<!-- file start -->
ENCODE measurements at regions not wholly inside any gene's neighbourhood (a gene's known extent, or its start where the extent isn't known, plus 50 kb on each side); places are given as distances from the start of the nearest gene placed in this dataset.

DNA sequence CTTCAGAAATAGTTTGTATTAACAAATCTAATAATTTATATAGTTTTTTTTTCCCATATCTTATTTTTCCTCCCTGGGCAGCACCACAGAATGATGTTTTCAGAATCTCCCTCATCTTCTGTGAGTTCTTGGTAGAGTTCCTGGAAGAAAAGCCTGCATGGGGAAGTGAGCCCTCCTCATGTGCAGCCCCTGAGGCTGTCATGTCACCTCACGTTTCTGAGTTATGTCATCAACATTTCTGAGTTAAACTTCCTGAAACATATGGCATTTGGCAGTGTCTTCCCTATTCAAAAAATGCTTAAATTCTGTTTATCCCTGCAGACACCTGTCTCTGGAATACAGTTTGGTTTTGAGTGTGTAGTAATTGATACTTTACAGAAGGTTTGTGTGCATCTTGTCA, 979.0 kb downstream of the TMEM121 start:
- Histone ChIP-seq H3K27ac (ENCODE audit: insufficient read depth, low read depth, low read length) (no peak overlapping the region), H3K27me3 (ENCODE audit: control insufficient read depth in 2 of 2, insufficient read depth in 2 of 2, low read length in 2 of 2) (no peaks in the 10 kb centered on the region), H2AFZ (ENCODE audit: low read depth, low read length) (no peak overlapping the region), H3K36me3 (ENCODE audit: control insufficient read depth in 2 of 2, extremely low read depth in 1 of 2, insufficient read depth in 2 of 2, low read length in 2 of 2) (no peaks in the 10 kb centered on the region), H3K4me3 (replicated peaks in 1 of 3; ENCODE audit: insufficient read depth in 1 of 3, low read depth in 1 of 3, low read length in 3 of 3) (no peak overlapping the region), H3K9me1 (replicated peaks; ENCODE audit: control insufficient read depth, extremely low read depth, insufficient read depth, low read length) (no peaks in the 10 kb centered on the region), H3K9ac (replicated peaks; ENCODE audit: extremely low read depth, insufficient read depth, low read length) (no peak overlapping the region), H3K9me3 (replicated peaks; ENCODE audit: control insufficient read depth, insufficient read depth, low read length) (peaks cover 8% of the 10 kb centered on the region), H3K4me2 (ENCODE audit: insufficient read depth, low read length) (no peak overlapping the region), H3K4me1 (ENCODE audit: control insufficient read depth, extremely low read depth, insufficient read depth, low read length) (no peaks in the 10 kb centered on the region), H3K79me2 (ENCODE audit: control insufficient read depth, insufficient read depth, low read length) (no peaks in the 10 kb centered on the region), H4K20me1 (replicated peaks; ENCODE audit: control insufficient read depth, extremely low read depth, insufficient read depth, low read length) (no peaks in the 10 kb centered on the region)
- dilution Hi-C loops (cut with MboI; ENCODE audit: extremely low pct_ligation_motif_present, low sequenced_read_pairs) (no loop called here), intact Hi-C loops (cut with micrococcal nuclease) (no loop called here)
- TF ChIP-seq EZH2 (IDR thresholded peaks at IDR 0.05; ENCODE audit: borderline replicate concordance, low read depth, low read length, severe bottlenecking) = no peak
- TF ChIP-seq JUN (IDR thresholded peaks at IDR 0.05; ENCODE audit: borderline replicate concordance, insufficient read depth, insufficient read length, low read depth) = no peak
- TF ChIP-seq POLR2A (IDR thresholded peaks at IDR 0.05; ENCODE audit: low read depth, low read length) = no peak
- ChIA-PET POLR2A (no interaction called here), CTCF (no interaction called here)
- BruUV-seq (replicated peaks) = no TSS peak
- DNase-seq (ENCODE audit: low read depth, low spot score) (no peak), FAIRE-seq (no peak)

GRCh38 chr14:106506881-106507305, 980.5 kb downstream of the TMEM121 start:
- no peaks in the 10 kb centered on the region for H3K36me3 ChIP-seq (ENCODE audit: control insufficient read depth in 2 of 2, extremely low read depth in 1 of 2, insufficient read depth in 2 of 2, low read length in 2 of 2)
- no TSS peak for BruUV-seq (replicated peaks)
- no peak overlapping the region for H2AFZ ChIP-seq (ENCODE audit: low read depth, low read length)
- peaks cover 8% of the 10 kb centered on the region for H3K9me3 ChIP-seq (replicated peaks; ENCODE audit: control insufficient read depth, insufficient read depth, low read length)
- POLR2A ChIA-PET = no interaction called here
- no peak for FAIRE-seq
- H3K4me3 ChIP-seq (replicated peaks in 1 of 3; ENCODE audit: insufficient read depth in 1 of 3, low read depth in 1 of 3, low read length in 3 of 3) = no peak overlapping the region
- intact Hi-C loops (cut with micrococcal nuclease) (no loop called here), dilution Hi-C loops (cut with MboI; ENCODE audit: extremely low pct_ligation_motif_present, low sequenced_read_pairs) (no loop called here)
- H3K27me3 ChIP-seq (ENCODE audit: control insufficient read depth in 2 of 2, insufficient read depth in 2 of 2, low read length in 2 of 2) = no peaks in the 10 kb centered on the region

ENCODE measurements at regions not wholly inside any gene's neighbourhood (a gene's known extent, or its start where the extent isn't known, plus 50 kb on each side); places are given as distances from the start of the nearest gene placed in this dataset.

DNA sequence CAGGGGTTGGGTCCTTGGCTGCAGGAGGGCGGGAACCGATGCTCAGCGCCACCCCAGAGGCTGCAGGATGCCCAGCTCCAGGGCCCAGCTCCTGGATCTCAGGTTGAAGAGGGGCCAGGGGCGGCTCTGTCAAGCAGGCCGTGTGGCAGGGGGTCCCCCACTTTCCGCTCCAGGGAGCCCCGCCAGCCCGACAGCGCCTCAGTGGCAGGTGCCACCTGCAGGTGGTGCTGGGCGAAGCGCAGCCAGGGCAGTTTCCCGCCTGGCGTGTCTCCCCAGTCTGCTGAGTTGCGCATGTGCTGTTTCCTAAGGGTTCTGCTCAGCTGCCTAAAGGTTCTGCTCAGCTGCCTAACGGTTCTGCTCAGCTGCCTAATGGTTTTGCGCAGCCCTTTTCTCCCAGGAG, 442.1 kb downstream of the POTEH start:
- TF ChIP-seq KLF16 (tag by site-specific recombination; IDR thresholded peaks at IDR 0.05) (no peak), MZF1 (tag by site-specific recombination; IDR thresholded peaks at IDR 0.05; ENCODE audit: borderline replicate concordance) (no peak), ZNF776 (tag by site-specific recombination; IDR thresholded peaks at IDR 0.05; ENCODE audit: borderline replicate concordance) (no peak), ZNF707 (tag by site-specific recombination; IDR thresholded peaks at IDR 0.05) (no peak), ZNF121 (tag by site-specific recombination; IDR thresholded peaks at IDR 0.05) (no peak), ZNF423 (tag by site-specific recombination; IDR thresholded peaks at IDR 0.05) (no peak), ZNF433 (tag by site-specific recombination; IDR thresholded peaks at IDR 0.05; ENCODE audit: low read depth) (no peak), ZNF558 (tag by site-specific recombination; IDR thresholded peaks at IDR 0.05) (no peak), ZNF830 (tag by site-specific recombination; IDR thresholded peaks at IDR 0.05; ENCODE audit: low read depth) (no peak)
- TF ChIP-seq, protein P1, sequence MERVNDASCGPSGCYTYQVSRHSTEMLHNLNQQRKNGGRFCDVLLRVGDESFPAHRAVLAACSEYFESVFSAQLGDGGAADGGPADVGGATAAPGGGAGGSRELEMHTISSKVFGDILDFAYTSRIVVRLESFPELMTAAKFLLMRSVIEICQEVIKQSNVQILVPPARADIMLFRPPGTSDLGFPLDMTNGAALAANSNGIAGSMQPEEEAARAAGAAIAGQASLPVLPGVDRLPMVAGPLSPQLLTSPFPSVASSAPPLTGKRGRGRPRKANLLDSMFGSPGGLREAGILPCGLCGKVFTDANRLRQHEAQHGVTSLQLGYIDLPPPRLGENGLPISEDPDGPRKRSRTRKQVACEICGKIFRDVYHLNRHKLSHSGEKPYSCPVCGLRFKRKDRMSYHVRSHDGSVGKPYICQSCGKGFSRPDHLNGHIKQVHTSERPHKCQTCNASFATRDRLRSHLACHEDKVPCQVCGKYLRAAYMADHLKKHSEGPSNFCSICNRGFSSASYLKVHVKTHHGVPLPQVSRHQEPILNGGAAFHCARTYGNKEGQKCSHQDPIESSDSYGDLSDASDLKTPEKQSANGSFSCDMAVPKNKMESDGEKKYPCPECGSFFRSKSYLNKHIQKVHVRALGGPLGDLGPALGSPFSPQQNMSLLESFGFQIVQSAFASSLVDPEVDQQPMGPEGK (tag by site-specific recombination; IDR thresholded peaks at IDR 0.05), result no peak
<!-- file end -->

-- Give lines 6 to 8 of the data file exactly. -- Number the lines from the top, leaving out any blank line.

- TF ChIP-seq JUN (IDR thresholded peaks at IDR 0.05; ENCODE audit: borderline replicate concordance, insufficient read depth, insufficient read length, low read depth) = no peak
- TF ChIP-seq POLR2A (IDR thresholded peaks at IDR 0.05; ENCODE audit: low read depth, low read length) = no peak
- ChIA-PET POLR2A (no interaction called here), CTCF (no interaction called here)